Vice Chairman, Global Sector Leader, Sports
This Week in Leadership (Nov 29 - Dec 5)
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For the average sports fan, it sounds like the dream job: ascending to be the new general manager or new coach of a professional franchise or to be in a similar top role at a collegiate powerhouse. But for elite sports leaders, the first year on the job is filled with significant risks, as well as potential, new Korn Ferry Hay Group research finds.
The firm’s study looks at top sports leaders and finds, for example, that in the last five years, National Hockey League head coaches averaged 2.4 years in their jobs. That’s slightly better than the 2.3 years for National Basketball Association coaches but less than the 3.6 years for National Football League head coaches and 3.8 years for Major League Baseball managers.
Of the top 25 general managers in sports, as chosen by Forbes magazine in 2007, only five remain in their jobs in 2016. In recent years, the average turnover rate among Football Bowl Subdivision coaches was nearly 25%.
“Sports is an industry where patience is preached, but not always afforded,” says Jed Hughes, vice chairman, and the firm’s global sector leader for sports. “In sports, more than in most other professions, decision-making and the resulting outcomes are highly visible and incessantly debated. In today’s sports market, where the stakes are high, the media spotlight harsh and bright, and the average tenure short, the challenge for a first-time leader can be daunting.”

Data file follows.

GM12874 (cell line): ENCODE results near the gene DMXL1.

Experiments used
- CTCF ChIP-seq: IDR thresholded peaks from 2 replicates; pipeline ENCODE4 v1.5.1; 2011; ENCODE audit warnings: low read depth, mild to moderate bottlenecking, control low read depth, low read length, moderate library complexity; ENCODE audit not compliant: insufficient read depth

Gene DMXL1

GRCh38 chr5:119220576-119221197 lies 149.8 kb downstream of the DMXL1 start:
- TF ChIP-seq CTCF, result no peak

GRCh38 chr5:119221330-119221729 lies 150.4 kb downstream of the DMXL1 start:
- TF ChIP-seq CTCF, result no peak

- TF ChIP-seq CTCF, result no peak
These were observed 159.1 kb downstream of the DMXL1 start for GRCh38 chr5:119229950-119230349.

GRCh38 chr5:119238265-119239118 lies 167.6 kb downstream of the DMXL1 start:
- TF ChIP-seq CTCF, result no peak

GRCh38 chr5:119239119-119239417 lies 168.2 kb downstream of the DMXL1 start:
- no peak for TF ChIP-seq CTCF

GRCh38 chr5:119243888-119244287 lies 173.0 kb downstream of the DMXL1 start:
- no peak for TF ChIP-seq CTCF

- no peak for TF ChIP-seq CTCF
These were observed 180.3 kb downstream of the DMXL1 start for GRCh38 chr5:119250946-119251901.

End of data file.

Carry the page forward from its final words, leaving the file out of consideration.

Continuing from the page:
The firm’s new study says that first-year GMs and coaches, to achieve sustainable success, quickly must set an agenda, make decisions with impact, create a culture, build highly complex and symbiotic relationships with stakeholders, and oversee the building of the systems and processes that will lead to victory.
Some of sports’ top names, representing blue-chip organizations and institutions, share their experiences and insights with Korn Ferry on how GMs and coaches, in their first year, might go about evaluating talent, building and rebuilding support processes and systems, and surviving the constant, relentless scrutiny of fans, donors, owners, and athletes. Candor, communication, and values all are crucial components in athletic programs’ success, they say.
“Big-time sports have become big-time money operations, so the pressure’s nonstop for teams to win and for top players to be winners,” Hughes says. “First-year GMs and coaches can really make a mark if they can focus on what matters, while still starting to deal with other important issues, too. The very best know what their Xs and Os will be—and they also find the joy that only world-class competition can bring out of great athletes and organizations.”